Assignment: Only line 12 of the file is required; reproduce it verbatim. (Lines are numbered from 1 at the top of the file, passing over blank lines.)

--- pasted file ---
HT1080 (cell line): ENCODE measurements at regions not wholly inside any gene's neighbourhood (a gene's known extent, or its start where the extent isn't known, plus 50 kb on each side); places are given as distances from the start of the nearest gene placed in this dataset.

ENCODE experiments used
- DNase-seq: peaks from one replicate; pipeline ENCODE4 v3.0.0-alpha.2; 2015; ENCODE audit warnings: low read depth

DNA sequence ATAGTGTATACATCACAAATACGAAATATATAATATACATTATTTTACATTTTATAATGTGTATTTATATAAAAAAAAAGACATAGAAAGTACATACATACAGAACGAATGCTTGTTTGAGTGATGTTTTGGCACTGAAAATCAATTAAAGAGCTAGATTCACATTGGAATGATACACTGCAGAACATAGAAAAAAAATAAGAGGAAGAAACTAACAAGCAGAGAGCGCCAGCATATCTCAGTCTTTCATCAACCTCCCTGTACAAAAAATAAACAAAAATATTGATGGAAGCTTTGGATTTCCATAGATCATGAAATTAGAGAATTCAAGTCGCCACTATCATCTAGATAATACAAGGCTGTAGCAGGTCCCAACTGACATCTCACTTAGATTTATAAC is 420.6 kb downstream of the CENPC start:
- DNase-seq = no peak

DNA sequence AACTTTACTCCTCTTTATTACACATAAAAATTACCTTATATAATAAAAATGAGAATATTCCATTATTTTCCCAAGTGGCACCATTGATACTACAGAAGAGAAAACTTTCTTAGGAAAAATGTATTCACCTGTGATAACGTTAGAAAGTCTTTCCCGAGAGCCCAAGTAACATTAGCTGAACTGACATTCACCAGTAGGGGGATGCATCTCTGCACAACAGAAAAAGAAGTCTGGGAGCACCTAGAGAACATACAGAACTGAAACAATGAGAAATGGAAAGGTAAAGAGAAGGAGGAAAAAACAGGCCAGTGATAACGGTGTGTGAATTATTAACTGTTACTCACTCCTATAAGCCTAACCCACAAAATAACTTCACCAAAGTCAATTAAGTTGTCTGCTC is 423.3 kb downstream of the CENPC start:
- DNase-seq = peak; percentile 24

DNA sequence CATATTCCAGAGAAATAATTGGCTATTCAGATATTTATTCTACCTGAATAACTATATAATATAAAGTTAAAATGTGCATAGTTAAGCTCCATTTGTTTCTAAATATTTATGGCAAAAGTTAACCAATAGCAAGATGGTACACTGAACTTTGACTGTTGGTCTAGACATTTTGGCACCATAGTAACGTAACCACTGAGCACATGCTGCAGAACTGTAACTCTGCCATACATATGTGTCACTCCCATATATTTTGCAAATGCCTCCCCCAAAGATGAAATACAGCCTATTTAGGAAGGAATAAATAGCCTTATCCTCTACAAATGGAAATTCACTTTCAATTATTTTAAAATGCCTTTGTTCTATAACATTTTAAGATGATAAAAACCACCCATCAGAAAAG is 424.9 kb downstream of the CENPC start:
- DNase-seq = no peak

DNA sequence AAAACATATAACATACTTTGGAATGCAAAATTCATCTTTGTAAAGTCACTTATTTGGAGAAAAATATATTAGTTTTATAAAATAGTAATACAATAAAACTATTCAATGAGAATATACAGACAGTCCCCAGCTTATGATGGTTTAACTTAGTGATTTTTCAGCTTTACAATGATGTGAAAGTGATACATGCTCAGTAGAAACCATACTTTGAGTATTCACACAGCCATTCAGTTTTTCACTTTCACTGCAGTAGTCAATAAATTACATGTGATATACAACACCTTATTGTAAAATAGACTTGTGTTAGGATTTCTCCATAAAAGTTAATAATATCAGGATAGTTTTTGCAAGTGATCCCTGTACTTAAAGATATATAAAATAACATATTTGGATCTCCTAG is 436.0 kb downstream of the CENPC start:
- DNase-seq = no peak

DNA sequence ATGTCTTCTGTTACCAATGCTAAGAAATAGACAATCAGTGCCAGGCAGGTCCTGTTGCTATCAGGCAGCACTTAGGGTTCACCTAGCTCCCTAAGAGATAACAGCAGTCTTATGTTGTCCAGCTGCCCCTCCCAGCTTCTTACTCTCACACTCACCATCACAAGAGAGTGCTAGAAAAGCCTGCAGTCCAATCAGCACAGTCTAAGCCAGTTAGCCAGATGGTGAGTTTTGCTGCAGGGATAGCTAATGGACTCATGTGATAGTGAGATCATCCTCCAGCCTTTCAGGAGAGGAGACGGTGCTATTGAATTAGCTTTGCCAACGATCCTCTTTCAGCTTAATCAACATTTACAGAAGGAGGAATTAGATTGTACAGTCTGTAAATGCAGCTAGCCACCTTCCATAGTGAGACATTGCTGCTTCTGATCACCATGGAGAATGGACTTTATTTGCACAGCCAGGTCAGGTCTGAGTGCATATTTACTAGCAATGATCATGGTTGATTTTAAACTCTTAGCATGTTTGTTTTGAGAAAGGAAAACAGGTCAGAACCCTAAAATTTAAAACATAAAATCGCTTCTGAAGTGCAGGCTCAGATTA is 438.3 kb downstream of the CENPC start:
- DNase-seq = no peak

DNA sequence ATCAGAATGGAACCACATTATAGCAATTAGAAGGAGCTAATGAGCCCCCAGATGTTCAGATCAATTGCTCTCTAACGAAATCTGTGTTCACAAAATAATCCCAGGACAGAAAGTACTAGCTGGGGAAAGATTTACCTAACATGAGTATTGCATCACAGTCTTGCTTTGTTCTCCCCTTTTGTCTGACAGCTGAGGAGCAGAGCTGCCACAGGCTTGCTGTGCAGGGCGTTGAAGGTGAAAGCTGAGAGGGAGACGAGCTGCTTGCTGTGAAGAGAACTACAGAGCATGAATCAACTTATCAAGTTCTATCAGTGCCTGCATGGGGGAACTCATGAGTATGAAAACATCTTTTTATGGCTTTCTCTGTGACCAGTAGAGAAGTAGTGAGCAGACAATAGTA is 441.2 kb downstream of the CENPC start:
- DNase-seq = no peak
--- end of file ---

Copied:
DNA sequence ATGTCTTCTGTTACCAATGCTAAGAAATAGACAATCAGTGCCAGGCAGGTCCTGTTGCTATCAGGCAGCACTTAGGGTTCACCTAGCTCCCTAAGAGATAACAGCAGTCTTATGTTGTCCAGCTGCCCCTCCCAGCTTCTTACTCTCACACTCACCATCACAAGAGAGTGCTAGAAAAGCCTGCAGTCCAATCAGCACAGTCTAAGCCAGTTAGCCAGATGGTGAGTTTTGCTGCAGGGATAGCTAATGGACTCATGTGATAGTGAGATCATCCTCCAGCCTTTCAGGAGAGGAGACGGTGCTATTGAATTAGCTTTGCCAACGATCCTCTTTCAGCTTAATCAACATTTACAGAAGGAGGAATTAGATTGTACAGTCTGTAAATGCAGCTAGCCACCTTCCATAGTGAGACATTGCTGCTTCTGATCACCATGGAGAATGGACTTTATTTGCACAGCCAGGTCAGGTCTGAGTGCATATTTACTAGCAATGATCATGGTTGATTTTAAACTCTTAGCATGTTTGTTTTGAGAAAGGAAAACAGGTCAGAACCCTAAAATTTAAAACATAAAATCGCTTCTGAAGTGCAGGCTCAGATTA is 438.3 kb downstream of the CENPC start: